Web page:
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AMD Ryzen processors want to power your next skinny laptop

AMD's Ryzen 5 and 7 mobile chips, based on its Zen processing and Vega GPU cores, will arrive first in ultrathin models from HP, Lenovo and Acer.

The Ryzen APU, with the Zen CPU die on the left and the Vega GPU die on the right. 

We've recently seen the first laptops powered by Intel's eighth-generation mobile processors arrive, and now it's AMD's turn. The difference is Intel's processors use a "refreshed" version of the seventh-generation Kaby Lake architecture and a rebranded version of the graphics processor that gains most of its improvements through the addition of a couple of cores and some tweaks. 

For AMD, however, the Ryzen 5 and Ryzen 7 use the latest versions of both its CPU and GPU architectures, including a couple of new tricks that haven't yet made their way into the desktop versions.

For the most part, AMD's Zen processing architecture was one of those overhauls that makes future upgrades faster and easier for AMD. Most of its advantages seem to accrue in applications that make heavy use of multiple cores; it still seems to lag in single core speed. And its Vega graphics processing engine is good for AMD, but still lags Nvidia -- but I suspect as part of an integrated system will outperform Intel's, especially for entry-level VR or undemanding games (we'll have to test to see). However, I don't doubt that we'll see a definite performance increase over the last generation of AMD's mobile processors (dubbed "FX").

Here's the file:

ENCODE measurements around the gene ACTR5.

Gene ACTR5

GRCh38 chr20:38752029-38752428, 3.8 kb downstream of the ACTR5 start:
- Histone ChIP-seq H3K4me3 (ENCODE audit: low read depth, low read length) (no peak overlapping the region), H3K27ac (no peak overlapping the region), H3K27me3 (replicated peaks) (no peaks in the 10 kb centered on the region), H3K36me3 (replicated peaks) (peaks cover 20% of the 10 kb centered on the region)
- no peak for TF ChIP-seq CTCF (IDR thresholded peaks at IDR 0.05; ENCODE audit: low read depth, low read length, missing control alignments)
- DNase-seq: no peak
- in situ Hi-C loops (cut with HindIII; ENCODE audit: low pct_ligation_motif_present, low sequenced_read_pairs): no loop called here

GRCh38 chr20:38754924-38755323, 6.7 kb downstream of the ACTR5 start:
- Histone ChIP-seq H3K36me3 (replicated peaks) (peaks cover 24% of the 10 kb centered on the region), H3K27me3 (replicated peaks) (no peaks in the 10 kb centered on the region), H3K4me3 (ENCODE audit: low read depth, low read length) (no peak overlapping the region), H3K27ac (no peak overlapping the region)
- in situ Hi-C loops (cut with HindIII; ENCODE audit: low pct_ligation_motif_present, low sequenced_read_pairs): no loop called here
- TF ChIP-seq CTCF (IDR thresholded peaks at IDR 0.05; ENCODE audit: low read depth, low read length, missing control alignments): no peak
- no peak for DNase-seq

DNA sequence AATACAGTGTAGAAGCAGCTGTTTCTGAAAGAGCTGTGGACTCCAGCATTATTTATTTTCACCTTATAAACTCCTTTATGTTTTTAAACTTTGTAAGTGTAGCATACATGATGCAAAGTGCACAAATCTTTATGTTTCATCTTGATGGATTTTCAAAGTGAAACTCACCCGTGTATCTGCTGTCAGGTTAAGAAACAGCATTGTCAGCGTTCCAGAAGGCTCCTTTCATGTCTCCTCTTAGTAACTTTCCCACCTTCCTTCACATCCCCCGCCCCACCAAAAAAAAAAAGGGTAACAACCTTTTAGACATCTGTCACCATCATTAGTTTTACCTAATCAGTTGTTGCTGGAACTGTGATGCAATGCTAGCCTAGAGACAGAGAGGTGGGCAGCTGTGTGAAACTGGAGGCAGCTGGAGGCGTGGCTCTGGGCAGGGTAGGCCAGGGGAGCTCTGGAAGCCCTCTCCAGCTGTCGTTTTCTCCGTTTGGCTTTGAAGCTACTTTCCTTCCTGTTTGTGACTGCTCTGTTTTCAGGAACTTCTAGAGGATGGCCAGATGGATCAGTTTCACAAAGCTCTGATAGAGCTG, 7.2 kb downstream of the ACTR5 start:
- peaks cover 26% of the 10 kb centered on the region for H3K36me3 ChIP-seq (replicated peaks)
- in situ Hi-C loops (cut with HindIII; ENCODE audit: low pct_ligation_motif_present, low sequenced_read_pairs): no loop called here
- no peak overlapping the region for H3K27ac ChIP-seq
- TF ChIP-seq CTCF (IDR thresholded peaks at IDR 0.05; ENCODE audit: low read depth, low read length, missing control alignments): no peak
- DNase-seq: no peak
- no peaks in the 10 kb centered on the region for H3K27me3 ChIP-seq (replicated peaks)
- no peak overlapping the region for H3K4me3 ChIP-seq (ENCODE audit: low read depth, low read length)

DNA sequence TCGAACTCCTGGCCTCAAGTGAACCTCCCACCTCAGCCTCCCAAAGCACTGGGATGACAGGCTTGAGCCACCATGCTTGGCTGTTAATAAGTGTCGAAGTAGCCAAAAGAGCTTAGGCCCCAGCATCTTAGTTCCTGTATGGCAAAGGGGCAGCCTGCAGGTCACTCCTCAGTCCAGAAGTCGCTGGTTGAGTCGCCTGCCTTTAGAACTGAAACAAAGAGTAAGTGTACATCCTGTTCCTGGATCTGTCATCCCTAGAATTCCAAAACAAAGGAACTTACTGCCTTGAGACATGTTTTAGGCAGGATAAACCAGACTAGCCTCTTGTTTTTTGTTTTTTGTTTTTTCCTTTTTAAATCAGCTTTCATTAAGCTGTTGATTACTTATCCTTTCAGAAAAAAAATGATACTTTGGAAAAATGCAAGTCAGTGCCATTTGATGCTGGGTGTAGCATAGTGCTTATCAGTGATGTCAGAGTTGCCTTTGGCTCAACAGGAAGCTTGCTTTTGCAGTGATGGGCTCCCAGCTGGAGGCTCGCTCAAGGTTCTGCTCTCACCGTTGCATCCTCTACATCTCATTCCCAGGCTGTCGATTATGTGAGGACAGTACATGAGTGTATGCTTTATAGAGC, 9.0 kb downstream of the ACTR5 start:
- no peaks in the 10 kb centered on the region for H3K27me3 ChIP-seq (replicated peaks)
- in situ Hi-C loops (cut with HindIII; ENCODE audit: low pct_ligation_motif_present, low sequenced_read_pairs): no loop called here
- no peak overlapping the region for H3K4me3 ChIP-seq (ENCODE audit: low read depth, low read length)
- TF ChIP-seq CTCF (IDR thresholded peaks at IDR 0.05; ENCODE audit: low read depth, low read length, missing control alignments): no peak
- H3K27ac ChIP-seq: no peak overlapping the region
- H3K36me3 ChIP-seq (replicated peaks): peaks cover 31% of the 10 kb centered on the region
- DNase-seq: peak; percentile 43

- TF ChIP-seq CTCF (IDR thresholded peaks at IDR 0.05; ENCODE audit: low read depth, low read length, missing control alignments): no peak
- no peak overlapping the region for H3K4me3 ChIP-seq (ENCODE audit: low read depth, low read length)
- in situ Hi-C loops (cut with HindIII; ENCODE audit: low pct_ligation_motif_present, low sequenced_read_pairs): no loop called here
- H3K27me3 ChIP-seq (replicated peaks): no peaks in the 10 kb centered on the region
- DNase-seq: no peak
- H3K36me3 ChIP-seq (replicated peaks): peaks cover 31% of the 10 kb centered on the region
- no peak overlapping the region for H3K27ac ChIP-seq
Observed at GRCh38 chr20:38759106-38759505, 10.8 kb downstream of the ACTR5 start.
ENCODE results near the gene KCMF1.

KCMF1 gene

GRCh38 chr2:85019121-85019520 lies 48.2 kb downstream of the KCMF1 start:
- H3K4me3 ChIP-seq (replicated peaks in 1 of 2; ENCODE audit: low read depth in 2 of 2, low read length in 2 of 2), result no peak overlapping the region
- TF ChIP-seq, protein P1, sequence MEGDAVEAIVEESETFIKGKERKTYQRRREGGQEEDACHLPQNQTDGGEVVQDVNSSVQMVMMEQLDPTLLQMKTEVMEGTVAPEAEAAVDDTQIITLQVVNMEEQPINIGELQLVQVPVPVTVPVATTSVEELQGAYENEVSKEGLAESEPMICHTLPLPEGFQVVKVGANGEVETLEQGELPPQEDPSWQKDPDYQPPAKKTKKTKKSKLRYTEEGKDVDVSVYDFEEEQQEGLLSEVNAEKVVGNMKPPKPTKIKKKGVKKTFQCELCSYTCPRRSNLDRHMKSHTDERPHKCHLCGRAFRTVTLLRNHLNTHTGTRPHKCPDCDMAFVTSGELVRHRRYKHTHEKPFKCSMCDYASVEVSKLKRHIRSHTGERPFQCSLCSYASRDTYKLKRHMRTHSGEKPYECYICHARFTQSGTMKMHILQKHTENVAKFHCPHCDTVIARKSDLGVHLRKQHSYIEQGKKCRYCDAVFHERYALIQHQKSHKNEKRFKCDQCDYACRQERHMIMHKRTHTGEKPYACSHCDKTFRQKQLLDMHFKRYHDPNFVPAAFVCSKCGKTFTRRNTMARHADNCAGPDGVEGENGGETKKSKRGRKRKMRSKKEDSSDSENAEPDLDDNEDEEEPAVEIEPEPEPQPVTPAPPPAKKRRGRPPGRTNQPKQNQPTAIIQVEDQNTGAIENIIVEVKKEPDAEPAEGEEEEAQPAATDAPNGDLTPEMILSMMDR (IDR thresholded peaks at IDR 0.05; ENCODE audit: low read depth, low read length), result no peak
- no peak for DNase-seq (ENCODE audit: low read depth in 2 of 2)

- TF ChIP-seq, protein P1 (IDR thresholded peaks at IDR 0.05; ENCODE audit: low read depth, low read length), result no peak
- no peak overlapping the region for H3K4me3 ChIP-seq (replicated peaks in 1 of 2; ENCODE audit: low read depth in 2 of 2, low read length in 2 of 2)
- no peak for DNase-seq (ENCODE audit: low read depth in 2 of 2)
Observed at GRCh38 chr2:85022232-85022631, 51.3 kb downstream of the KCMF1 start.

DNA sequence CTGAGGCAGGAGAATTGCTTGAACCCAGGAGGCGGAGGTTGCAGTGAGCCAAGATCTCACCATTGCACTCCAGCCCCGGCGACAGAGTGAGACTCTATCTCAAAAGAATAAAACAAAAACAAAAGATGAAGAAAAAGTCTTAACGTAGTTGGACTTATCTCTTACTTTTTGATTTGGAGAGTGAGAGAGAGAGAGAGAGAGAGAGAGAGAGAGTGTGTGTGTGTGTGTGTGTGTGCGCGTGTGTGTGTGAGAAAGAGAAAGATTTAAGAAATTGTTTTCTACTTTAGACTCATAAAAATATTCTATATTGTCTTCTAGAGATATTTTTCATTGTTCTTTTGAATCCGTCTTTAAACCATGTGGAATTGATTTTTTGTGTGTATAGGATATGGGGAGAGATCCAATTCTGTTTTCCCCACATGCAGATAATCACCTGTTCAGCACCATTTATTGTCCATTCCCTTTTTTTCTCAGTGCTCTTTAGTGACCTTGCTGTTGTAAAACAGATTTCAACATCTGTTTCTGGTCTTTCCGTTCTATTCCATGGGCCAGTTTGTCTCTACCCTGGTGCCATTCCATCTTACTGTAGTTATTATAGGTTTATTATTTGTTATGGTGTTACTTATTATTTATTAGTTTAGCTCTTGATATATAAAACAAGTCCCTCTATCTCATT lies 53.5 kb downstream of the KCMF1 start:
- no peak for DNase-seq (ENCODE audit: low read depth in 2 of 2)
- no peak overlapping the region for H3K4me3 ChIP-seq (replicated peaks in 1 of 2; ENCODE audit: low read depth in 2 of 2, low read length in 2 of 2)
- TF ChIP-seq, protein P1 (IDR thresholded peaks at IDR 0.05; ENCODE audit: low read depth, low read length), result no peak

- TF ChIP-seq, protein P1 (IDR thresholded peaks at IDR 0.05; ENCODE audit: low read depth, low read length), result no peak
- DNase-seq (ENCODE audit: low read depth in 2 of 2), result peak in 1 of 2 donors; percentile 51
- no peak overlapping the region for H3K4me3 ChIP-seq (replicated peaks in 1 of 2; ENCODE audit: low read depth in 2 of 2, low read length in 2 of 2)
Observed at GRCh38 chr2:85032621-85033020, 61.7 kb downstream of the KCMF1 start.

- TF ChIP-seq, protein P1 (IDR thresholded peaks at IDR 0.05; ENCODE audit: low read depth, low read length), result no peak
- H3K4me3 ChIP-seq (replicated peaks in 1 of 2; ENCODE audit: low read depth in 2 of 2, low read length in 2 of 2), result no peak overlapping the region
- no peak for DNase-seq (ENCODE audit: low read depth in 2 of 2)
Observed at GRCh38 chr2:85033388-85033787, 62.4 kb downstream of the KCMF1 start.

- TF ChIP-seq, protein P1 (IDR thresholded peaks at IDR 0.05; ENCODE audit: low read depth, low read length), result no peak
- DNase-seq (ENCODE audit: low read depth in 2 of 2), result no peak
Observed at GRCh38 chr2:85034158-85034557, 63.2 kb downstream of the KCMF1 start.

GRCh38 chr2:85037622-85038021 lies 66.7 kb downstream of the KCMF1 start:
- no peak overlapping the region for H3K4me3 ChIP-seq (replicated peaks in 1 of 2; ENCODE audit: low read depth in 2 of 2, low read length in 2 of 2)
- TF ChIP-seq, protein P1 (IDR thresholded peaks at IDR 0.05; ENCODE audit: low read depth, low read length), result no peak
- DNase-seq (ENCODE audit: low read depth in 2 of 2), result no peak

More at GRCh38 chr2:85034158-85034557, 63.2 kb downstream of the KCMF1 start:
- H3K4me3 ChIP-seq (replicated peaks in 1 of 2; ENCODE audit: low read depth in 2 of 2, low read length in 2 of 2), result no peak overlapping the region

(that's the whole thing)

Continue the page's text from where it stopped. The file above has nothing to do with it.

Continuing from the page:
The mobile APUs -- accelerated processing units -- incorporate an update to AMD's Precision Boost technology, which is roughly analogous to Intel's Turbo Boost. One major difference is that Turbo Boost concentrates on a single fastest core for the boost, while Precision Boost treats all cores as equal; that's what accounts for the single vs. multicore performance differential between Intel and AMD. Like Intel's, they're quad-core/eight-thread units.

With the Ryzen 7 2700U and Ryzen 5 2500U, AMD introduces Precision Boost 2, a smarter version of the algorithm. The initial version basically decided between boosting two cores or all cores; this version monitors temperature and the current processing load and increases or decreases speed as needed continually across all cores, in 25MHz increments. This potentially allows for better power savings and, depending upon the applications you run, better performance.

The other new capability is Mobile XFR (extended frequency range), which, in systems with more advanced cooling systems (per specifications laid out by AMD), allows them to automatically sustain a higher-than-nominal average clock speed. This is probably important, at the very least for marketing reasons, because the 2700U's boosted processor speed is 3.8GHz, compared to the Core i7-8650U's 4.2GHz, despite a lower base frequency of 1.9GHz vs. 2.2GHz. (The 2500U is 3.6GHz/2GHz.)

The 2500U and 2700U will arrive in the last quarter of the year in the Lenovo IdeaPad 720s and Acer Swift 3, and the HP Envy x360 will incorporate the 2500U. As usual, the AMD configuration will cost less than their Intel-based counterparts, though not by a lot. The Envy x360 will start at $700 for the AMD, for example, while the Intel model starts at $730 (though that's on "sale" from $930).